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Can you get a mortgage if you're already a co-signer?

Jim Quist Jan 19, 2024 5:30:00 PM
Can you get a mortgage if you're already a co-signer?

As a co-signer, you've committed to another person's financial obligation to the loan.

You probably co-signed a car loan, student loan, or mortgage to help out a friend or relative who couldn't qualify independently. But now that you're looking for a mortgage, your good deed can make it more challenging to become a homeowner.

You can still get approved for a mortgage as a co-signer, but you may need to take extra steps to get there. Below, I break down the responsibilities you've taken as a co-signer, how it changes your mortgage application, and what you need to do to get approved.

If you're thinking about adding a co-signer to your mortgage application, check out my article: 


What are my responsibilities as a co-signer on a loan?

As a co-signer, you are equally responsible for repaying the debt. In other words, you pay the debt if the borrower does not.

Specifically, when you co-sign a mortgage, you and the primary borrower who lives in the house are partners in owning the home. As such, you are both named on the property title and take on the debt. Because you're on the hook for the mortgage, you're also responsible for the monthly payments.

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How does co-signing a loan affect my credit?

Co-signing a loan can have positive and negative effects on your credit.

For instance, timely payments on the co-signed loan can boost your credit score. On the other hand, late payments, collections, and judgments lower your score, making it harder for you to get credit in the future.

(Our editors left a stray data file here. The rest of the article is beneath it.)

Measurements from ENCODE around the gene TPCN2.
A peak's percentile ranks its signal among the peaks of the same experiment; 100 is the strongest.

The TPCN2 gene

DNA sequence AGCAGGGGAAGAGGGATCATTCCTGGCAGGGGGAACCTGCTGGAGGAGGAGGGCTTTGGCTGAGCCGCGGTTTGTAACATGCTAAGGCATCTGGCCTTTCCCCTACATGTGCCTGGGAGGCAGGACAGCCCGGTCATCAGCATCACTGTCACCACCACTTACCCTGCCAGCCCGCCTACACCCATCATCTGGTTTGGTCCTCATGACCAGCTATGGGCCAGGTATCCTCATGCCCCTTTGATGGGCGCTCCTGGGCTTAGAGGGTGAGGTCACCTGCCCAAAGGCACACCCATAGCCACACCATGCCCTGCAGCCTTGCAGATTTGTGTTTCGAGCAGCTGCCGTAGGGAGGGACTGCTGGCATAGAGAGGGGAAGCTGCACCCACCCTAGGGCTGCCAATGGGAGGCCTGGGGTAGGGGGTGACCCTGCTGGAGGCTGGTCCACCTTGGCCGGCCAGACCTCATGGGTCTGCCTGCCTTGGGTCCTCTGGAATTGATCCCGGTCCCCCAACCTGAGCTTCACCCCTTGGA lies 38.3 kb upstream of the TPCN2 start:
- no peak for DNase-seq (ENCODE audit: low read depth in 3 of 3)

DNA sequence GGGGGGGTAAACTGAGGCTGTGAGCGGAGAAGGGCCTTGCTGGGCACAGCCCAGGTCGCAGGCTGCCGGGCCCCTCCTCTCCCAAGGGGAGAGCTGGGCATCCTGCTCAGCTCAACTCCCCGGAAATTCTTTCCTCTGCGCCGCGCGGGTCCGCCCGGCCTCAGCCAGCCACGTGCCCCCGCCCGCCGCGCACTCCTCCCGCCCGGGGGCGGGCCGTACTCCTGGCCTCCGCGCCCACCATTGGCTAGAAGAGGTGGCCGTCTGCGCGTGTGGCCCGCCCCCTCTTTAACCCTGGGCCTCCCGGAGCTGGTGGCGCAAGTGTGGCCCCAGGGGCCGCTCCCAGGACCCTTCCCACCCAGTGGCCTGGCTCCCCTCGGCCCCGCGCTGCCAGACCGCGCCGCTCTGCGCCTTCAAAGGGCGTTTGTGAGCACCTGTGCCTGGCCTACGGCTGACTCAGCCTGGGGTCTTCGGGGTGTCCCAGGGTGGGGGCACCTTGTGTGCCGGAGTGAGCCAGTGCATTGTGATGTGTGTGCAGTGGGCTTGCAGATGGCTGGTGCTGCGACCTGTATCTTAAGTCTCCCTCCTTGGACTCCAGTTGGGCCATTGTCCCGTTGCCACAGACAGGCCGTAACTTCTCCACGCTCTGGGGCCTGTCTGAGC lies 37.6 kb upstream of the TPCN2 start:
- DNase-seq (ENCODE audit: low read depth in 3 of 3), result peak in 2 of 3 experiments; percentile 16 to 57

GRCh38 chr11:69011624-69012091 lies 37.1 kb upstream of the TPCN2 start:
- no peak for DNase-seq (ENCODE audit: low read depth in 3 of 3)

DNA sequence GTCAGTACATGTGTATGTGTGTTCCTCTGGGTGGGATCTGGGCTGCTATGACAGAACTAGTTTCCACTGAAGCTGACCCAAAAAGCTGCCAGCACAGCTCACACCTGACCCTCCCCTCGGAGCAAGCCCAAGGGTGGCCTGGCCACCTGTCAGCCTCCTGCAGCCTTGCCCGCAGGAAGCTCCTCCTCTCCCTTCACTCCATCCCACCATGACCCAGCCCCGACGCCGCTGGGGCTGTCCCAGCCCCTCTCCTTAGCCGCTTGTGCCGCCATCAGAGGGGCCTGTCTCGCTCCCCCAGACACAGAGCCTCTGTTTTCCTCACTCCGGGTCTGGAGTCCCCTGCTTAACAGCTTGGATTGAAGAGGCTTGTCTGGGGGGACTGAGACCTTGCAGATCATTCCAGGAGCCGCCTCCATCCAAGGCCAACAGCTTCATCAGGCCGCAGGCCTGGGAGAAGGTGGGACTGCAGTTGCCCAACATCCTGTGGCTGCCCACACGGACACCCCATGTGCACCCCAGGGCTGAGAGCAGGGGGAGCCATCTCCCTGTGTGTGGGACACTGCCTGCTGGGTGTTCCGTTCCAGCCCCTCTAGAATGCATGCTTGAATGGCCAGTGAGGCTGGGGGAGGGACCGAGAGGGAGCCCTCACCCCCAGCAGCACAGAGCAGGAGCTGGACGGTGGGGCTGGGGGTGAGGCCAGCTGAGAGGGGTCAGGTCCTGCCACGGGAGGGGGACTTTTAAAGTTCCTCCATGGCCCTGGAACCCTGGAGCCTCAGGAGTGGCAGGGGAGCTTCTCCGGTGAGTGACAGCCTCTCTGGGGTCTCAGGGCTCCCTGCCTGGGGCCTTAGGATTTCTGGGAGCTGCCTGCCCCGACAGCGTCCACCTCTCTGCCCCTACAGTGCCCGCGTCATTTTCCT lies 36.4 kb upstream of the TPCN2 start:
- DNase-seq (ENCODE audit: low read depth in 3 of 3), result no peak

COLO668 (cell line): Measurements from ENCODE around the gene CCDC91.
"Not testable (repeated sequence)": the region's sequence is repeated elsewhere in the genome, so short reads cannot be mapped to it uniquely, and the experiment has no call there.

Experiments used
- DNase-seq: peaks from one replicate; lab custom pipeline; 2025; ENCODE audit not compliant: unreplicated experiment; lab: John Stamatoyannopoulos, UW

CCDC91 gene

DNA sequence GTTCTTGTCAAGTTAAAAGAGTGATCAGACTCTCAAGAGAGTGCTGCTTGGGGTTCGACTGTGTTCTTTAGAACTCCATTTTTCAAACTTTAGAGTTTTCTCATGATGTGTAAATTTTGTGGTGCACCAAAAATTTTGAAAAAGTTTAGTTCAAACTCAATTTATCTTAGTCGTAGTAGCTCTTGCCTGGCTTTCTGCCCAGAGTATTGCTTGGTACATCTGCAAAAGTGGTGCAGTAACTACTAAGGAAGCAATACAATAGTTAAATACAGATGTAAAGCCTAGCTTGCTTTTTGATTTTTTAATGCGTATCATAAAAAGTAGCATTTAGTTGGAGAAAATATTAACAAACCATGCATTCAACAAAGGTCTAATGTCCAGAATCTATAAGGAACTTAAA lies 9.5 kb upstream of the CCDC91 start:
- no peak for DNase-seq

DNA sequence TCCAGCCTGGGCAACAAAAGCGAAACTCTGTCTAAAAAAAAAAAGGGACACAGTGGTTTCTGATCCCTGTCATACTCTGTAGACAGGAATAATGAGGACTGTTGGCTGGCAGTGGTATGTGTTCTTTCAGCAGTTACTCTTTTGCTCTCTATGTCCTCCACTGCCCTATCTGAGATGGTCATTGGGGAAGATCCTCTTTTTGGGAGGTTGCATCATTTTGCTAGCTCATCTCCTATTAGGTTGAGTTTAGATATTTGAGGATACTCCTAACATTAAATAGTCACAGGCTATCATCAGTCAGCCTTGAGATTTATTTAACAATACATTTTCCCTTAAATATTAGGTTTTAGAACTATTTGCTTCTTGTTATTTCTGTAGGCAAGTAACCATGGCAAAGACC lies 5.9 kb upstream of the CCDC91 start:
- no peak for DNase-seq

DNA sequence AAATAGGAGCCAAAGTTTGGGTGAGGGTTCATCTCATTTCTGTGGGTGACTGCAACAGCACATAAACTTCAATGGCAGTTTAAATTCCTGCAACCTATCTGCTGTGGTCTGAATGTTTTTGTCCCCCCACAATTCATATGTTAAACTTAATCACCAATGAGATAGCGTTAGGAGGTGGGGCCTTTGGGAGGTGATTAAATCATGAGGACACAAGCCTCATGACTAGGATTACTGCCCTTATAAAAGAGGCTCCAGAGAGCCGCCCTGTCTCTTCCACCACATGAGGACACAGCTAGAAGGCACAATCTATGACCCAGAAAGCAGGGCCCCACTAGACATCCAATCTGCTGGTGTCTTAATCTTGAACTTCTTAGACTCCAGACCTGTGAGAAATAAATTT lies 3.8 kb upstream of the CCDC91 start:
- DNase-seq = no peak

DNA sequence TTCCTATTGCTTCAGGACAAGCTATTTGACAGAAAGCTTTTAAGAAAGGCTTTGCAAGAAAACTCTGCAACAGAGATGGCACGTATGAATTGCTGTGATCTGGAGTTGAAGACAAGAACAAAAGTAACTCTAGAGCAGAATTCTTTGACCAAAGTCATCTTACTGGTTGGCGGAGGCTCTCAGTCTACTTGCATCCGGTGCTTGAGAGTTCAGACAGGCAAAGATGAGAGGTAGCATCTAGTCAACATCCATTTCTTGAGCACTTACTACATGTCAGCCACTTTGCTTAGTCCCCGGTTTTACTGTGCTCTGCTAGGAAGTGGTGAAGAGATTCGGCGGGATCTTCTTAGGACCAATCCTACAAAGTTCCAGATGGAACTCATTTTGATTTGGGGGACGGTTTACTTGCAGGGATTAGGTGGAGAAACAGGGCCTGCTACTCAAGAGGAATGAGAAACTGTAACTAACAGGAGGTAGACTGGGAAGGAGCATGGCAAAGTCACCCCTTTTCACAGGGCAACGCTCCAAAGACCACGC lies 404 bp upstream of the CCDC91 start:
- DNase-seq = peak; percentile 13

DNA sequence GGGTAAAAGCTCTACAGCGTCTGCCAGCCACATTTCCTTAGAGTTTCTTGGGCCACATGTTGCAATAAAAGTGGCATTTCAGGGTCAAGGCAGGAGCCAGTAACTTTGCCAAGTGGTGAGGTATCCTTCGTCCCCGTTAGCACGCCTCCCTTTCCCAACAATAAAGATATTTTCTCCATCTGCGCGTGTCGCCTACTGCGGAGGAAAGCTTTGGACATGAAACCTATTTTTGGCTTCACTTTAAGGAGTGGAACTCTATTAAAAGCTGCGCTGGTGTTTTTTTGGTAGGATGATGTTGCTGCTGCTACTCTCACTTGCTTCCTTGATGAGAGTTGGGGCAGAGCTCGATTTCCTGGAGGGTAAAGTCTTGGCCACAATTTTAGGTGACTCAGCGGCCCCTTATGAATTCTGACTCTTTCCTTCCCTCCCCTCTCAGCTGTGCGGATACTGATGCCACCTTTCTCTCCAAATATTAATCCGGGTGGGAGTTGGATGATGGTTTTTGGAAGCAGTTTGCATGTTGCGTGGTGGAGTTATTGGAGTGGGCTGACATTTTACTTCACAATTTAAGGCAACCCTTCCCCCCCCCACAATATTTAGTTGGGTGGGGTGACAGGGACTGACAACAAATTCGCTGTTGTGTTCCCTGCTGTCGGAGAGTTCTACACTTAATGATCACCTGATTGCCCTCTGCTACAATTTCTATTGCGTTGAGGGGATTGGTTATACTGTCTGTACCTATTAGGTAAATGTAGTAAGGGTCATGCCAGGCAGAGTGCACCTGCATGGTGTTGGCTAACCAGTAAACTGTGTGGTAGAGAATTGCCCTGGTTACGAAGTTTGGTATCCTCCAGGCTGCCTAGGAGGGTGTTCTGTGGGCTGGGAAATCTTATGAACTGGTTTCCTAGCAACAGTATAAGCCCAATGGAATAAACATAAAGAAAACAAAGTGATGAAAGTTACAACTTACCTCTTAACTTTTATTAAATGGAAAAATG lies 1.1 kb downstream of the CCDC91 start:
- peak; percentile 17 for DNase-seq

Your credit score is crucial in determining what type of mortgage you can get. Typically, you get a lower interest rate and monthly payment when you have a higher credit score.


How does co-signing a loan affect my debt-to-income ratio?

Co-signing for someone else can impact your ability to get approved for a mortgage because it expands your financial obligation.

The co-signed loan becomes part of your overall debt load, increasing your debt-to-income ratio (DTI). Your DTI tells the mortgage lender how much of a mortgage you can afford based on your income. And if your DTI is too high, the lender will turn down your mortgage application.

Generally, the maximum DTI is 50%, meaning lenders limit your monthly obligations to half your monthly income. So, the payment for the house you want to buy, plus any other debt, including co-signed loans, can be at most 50% of your income.


Suppose your income is $10,000 monthly, and your future house payment is $4,000. Other than your car payment of $500, you don't have any additional debts. So, in this example, you can afford the mortgage and buy the house because your DTI is 45%. $4,500 / $10,000 = 45%.

But you co-signed your brother's mortgage two years ago to help him buy a condo. The additional $2,500 debt increased your DTI to 70%. Unfortunately, you don't qualify for the mortgage since your DTI exceeds 50%.  $4,500 + $2,500  = $7,000 / $10,000 = 70%. 

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How to get approved for a mortgage when you co-signed for someone else

You can get approved for a mortgage even if you're already a co-signer for someone else. Here are some steps you can take to improve your chances.